Some businesses offer more than goods or services. They're a place to shoot the breeze, a bar without the booze, a destination.
Chuck's Music aims to be that kind of place, says Jesse Taylor, who owns it with his father, Doc Taylor.
"It's like a barbershop for musicians. We talk, we know what's going on, we help each other out," says Jesse, 36, who used to tour as a professional musician and was a frequent visitor to Chuck's when the man himself, Charlie Moreland, owned it, in a different location on Southland Drive.
After Moreland retired, there was a void in Jesse's life. Where was he to buy his music supplies? Where would he find communion with like-minded souls?
He talked to Moreland, who told him that he could have the old sign if he wanted to reopen the store.
Jesse went to Doc and asked him if he'd want to go in on the deal, and in the summer of 2010, after a two-year break, Chuck's Music reopened.
The beat goes on
On a recent afternoon, Jesse and Doc had just taken delivery of 35 guitars, an order for Sayre School's music program. As they're tuning and talking, a visitor comes in and sits down.
"This guy here was actually one of the original guys from the old shop," says Jesse. "He's an electronics guy. He hung out and would help fix things. As soon as this place was open the regulars came back, so it was like it never skipped a beat."
"It was like déjà vu all over again," says Mark Watson, the visitor, who agrees to have his picture taken only if there's a clock in the photo that reads 5:05. (No worries — it will be published on a national holiday.)
"He still fixes stuff and is one of the greatest guys I've ever met, and it's all because of opening this shop," says Jesse.
Filling up the wagon
Jesse and Doc Taylor are Virginia natives, from the foothills of the Blue Ridge Mountains, but have been in Lexington since 1987.
Doc, 69, grew up surrounded by music.
"My dad played guitar, mandolin. I don't consider myself a musician really, I play a little," says Doc, who spent a career working for an engineering firm on highway construction. But to Jesse, he's a born entrepreneur.
"He's always had ideas for businesses, and knows a good deal when he sees it," Jesse says of his dad.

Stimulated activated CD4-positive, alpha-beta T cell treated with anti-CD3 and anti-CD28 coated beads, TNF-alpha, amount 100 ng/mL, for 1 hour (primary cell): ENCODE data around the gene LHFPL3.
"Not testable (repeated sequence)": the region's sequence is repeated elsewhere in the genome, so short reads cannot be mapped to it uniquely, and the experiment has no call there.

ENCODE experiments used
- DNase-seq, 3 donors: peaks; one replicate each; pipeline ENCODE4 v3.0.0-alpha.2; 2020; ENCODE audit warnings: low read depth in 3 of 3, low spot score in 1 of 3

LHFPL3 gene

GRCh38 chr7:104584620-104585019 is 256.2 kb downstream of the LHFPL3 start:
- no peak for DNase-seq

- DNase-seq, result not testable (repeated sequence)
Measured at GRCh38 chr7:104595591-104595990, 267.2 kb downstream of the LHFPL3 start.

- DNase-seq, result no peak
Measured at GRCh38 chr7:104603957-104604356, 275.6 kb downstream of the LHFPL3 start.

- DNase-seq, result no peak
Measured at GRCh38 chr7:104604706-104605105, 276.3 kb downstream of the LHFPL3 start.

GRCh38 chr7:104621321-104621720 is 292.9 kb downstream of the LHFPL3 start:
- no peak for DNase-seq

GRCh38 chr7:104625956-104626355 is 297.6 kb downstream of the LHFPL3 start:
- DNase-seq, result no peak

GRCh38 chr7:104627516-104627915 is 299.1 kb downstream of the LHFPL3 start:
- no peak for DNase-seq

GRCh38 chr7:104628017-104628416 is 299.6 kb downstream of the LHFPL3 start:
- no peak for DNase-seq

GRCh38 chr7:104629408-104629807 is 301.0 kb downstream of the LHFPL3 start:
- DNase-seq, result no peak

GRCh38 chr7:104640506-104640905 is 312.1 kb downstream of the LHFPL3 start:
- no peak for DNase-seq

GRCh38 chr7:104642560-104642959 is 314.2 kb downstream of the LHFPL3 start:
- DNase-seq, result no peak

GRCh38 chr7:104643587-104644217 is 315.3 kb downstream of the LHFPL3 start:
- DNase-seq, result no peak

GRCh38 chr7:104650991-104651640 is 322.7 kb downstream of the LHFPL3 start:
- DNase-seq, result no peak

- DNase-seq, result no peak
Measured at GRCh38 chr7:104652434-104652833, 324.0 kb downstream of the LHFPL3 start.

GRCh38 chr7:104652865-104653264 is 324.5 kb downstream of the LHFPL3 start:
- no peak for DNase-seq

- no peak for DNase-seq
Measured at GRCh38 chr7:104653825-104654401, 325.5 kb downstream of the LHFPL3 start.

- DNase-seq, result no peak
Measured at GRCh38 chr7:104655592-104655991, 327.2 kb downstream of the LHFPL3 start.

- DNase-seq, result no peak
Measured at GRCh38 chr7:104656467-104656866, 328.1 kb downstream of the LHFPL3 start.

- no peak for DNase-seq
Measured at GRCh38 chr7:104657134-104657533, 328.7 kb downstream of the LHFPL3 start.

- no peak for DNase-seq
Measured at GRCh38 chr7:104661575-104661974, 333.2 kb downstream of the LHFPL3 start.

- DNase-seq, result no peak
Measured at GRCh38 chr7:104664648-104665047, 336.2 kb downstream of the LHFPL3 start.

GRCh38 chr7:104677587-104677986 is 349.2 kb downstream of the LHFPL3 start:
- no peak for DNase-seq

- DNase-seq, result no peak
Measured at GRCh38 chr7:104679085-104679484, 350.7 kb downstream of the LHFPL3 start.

This particular good deal came with a small hitch: not a lick of inventory. And Doc did not want to go into debt.
"You can't sell anything off an empty wagon, so to get stuff to sell we started out with consignment," says Doc. Fate stepped in and lent a hand: A man died who'd had a knack for buying guitars, close to 200 in all.
"His family couldn't walk in the house because there were guitars everywhere," says Jesse. "The kitchen, the bathroom. The family consigned all of them with us. And that's how we got going."
It was, he says, a "true blessing," and a sign that Chuck's Music was destined for a comeback.
Now the shop is about 20 percent consignment. It's filled with new, used and vintage instruments — acoustic and electric. If you're in the market for a dulcimer shaped like Kentucky, you can find it there.
Jesse holds up a banjitar — part banjo, part guitar — made by a local luthier.
"I'm very proud of our customers. Anything that anyone's done or accomplished, I display it," he says.
He's also proud of the recording studio upstairs, something the old Chuck's didn't have. On this day, two students in Morehead State's traditional music program are playing banjo and fiddle, two-thirds of a group called the Local Honeys. They often play with Jesse's current band, Jollett Hollow, named after the Taylors' Virginia home.
Though he still is on stage often, studio work is what he likes best and he spends a lot of time up there. "My place is behind the computer, mixing somebody's music," he says. "I've been doing it since I was a kid."
Two doors down
Jesse used to tour with another group, the Gloria Bills. But after six years, he was ready to quit the road. He came home and, as luck would have it, in 2005 he "met a woman." That woman now has the last name Taylor and is in charge of Doc's other business, A-1 Vacuum Sales and Service, two doors down.
How did Doc go from part-owner of Chuck's Music to full owner of a vacuum shop?
"The guy who owned it was ready to retire," says Jesse. "He came in last year and asked if we knew anyone who wanted to buy the shop. I called Dad and tongue-in-cheek asked him if he wanted to buy a vacuum-cleaner place. He said, 'How much?' The inventory was there; we just walked right in. And Britt loves it." That same old feeling
Another visitor has dropped in to Chuck's and is checking out the shipment of guitars bound for Sayre.
That's Jay Fore, a retired Lafayette teacher, Jesse says. He's in a band called the Famous Deceptors.
What does Fore think of the new Chuck's? Is it just like the old Chuck's?
"It's a music hub in the south end of Lexington," says Fore. "There are all kinds of supplies, and it's just a good place to talk music."
A statement like that, it's fair to say, is music to Jesse's ears.
IF YOU GO
Hours: Mon.-Sat. 10-6 (closed Labor Day)
Where: 132 Southland Dr., 1-C
To contact: (859) 277-1649; www.chucksmusiconline.com
A-1 Vacuum Sales and Service
Hours: Mon.-Fri. 9-5:30; Sat. 9-1 (closed Labor Day)
Where: 132 Southland Dr., 1-A
To contact: (859) 278-8445; a1vacuumoflexingtonky.com
Vicky Broadus: (859) 231-3516.